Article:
A feud is erupting between President Obama and Bill & Hillary Clinton. As we saw during the Vice Presidential debate, the Obama administration is trying to blame the debacle in Libya on our intelligence agencies and the State Department. Bill, having given Obama a big boost with his convention speech, is furious that Obama is trying to throw Hillary under the bus. An account of the feud and what it might do from Tony Lee:
A nasty rift has opened up between President Barack Obama, former President Bill Clinton, and Secretary of State Hillary Clinton over the fallout from the terrorist attacks on the U.S. consulate in Libya that killed Ambassador Chris Stevens. This feud may undermine and threaten Obama’s reelection chances.
Obama and Clinton both do not want to be held responsible for the negligence before and the cover-up after the Libya attacks. Clinton biographer Ed Klein on Friday reported that Bill Clinton, sensing Obama’s political team wants to pin legal and political blame on the State Department and Hillary Clinton, has been working on doomsday and contingency scenarios “to avoid having Benghazi become a stain on her political fortunes should she decide to run for president in 2016.”
“If relations between Obama’s White House and Hillary’s State Department rupture publicly over the growing Benghazi scandal, that could damage the Democratic ticket and dim Obama’s chances for re-election,” Klein writes.
According to Klein’s sources, Bill Clinton has assembled an informal legal team in case there are cables or other evidence that would legally implicate Hillary. Klein also told The Daily Caller that Bill has even considered advising Hillary to resign if the Obama administration tries to make her the “scapegoat.”
On Friday, there were signs the White House was preparing to do to throw Hillary Clinton and the State Department under the bus.
White House press secretary Jay Carney, when asked if Obama and Biden had “never been briefed” about the fact that more security was needed in Libya, essentially blamed the State Department, saying, “matters of security personnel are appropriately discussed and decided upon at the State Department by those responsible for it.”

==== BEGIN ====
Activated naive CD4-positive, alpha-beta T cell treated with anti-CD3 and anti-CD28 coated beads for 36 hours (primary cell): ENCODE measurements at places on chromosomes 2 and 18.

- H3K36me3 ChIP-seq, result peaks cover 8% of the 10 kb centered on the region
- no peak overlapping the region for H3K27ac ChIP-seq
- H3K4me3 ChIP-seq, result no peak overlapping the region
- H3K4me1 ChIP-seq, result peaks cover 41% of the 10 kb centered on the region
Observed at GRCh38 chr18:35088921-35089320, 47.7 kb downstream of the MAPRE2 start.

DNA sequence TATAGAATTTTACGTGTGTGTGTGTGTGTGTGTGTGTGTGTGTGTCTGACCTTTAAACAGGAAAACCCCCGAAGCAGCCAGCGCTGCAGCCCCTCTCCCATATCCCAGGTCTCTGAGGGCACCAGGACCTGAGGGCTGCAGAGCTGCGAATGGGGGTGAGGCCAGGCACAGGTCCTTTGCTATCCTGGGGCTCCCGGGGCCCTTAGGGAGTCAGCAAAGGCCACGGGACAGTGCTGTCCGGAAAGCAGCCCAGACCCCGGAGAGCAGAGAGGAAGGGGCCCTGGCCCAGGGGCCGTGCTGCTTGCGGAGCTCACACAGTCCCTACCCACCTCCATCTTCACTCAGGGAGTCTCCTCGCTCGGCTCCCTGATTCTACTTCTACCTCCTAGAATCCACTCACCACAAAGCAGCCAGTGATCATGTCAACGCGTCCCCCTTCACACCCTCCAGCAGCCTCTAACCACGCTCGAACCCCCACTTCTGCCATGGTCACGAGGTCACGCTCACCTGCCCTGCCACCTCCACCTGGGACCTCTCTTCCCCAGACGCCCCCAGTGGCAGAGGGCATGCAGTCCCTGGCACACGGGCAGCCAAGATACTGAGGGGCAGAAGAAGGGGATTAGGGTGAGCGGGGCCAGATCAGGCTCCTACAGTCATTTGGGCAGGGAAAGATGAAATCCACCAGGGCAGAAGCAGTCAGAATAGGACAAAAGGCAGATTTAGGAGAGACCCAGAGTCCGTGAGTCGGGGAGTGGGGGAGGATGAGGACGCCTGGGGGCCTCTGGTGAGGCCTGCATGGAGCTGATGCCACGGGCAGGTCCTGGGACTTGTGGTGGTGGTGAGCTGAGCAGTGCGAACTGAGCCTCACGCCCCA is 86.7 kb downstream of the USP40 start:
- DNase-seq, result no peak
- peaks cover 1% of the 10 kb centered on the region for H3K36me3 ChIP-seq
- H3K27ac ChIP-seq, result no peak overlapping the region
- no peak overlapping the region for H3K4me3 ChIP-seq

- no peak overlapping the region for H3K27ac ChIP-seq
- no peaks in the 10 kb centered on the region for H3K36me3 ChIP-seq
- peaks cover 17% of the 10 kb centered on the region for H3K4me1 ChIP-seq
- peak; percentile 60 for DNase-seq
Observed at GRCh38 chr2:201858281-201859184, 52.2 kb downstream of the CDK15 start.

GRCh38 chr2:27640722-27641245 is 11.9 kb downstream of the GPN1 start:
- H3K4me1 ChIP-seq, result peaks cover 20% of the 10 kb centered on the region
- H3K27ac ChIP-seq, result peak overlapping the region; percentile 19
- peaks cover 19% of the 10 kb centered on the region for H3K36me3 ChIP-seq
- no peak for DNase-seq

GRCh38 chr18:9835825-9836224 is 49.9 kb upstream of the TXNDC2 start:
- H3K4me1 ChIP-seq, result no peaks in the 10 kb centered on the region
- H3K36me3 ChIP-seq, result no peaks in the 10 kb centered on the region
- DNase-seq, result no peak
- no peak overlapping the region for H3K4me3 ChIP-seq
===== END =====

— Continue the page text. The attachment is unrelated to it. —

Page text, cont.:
Carney repeated a variation of this line throughout the press briefing.
Carney’s comments came a day after Vice President Joe Biden not only contradicted State Department officials but himself threw the intelligence community under the bus when he said the Obama administration did not know U.S. interests in Libya needed more security before the attacks and that the intelligence community changed its story after. . . .
Klein writes that the long-simmering feud between Obama and the Clintons has only gotten worse after the Democratic National Convention. The bad blood between Obama and the Clinton family dates back to the 2008 Democratic primary, and Obama’s advisers had to convince Obama to give Clinton a prominent role at the convention.
Klein writes “the latest quarrel began when Clinton heard that Obama was behaving so cocky about his first debate against Mitt Romney that he wasn’t taking his debate prep seriously.”
Clinton offered to give Obama some advice, and Obama brushed him off.
Klein writes “the former president was dumbfounded that Obama had ignored his offer, and his hurt feelings quickly boiled over into anger.”
“Bill thought that he and Obama were on friendly terms after the convention,” a source told Klein. “He couldn’t believe that the White House didn’t even extend him the courtesy of a return phone call. He concluded that Obama’s arrogance knows no bounds.”
There is no love lost between Obama and the Clintons, and they could mutually destroy their political futures in the days ahead. Team Obama could destroy Hillary Clinton’s 2016 prospects by scapegoating her for the Libya attacks. But Hillary Clinton, by potentially resigning or pointing to evidence that implicates Obama and Biden, can just as easily torpedo Obama’s chances at getting reelected.
Look for this to come out in some way in tomorrow’s presidential debate, which is supposed to focus on foreign policy.